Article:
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Maine CDC Moves To Virtual Daily Briefing After 7 Workers Exhibit COVID-19 Symptoms

Nick Woodward
Maine Public
The media briefing room at the Maine Emergency Management Agency in Augusta on March 25, 2020.

On a day when the Maine Center for Disease Control is reporting 52 new cases of COVID-19 and three more deaths, state officials were forced to deal with the possibility that the virus has infected part of its response team.

Thursday morning began with seven employees in the state's Emergency Operations Center calling out sick. Three work for the Maine Emergency Management Agency (MEMA), two work for the Maine CDC and two others are National Guard members.

"They had similar conditions where there was fever, chills,” says MEMA Director Peter Rogers during a Thursday press briefing. “Some of them had aches and pains and some joint fatigue."

Such flu-like symptoms are consistent with symptoms of COVID-19, raising the prospect that half of the state's onsite response team at MEMA has been infected.

Testing of those workers was underway Thursday, and results are expected as early as Friday.

"We have prepared for this," says MEMA Director Peter Rogers. "We work hard to do it. We're working today. We'll be working tomorrow."

In the meantime, Rogers, who works in the same facility as the affected workers, was forced to work from home.

So was CDC Director Nirav Shah, who works part of his day out of the same facility and holds the daily press briefing from there, too. Neither Shah nor Rogers believe they have come in close contact with the affected workers, but both held Thursday's press briefing via an internet conferencing service.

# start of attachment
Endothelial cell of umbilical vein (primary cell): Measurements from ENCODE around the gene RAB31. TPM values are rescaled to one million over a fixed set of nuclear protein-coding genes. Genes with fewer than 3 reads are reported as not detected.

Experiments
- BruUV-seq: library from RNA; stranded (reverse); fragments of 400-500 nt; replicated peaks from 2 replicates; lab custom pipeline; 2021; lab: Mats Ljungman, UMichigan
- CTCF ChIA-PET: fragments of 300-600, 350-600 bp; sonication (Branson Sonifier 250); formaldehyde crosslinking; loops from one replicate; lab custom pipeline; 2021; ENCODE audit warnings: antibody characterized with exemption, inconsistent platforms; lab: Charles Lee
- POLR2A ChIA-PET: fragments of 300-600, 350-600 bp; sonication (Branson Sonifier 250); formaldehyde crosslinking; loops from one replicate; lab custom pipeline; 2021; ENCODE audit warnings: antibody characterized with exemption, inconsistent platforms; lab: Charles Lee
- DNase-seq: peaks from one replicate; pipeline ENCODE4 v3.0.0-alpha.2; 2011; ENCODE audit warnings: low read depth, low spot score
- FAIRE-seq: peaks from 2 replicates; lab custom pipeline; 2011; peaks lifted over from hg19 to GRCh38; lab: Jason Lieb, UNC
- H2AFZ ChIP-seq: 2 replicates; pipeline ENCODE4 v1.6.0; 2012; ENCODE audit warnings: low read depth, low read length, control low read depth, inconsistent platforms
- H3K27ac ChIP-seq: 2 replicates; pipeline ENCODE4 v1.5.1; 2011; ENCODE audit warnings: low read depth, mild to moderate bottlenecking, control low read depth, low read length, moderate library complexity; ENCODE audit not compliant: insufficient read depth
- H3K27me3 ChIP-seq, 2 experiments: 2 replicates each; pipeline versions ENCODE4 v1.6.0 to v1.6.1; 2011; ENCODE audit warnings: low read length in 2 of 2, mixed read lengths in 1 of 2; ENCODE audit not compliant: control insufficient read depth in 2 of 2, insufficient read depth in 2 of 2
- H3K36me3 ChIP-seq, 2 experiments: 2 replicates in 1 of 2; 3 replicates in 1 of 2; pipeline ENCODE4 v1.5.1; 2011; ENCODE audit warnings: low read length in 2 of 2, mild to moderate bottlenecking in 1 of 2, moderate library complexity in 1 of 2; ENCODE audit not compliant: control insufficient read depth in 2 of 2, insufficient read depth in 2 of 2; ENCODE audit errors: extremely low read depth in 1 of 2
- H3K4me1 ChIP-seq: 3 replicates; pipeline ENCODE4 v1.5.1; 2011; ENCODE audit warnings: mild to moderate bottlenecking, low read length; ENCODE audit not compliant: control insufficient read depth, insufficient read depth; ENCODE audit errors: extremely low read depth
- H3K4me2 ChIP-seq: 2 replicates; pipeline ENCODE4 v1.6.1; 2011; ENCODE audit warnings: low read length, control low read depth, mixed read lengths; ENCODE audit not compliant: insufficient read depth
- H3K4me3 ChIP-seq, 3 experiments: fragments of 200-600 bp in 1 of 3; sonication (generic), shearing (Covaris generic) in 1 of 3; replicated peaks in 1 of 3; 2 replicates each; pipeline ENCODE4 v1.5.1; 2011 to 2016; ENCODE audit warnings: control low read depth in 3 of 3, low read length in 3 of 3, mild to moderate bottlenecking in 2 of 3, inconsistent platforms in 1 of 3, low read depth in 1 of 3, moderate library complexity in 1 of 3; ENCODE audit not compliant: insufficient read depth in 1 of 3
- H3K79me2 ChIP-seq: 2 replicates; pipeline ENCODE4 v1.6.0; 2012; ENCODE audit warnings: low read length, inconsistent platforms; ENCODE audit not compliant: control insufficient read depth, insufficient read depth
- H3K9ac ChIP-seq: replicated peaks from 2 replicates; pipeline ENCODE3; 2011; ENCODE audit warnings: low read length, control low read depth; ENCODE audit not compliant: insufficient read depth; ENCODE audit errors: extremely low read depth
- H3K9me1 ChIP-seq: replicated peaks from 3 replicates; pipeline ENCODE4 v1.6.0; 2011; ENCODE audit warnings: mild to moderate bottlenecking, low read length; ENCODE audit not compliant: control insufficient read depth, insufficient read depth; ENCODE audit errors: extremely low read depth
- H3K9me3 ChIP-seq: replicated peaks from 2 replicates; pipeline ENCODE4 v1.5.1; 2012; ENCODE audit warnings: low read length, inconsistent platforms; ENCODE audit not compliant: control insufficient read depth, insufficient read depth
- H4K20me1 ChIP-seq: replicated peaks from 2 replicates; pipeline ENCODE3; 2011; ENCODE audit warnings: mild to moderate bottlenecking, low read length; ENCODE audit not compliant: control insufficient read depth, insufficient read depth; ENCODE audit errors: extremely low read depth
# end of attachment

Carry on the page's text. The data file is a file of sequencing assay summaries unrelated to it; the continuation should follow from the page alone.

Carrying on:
"I would just like to repeat that there's been no interruption in the state's response to COVID-19. We plan for continuity of operations situations and this is one of those situations," he said.

In a press statement, the CDC said Gov. Janet Mills and members of her cabinet have not had close contact with the sick workers. The governor led Wednesday's press briefing from the MEMA offices, and she was joined by Health Commissioner Jeanne Lambrew and Economic Development Chief Heather Johnson.

Nevertheless it's unclear how the seven workers got sick at the same time.

MEMA director Peter Rogers says the workers mainly play an administrative role and do not work in the field. And he says all of the 14-member response team members are screened daily for symptoms and work at physically distanced tables inside of a large room.

"The folks that have identified are all from different pods, so the distancing is interesting," he said.

The MEMA offices are tucked inside a large building that is home to several state agencies, including the Maine Labor Department. But according to the CDC, officials do not believe that sick employees had close contact with workers from other agencies.

Patty Wight contributed to this report.

Updated 3:07 p.m. May 28, 2020

Journalist Steve Mistler is Maine Public’s chief politics and government correspondent. He is based at the State House.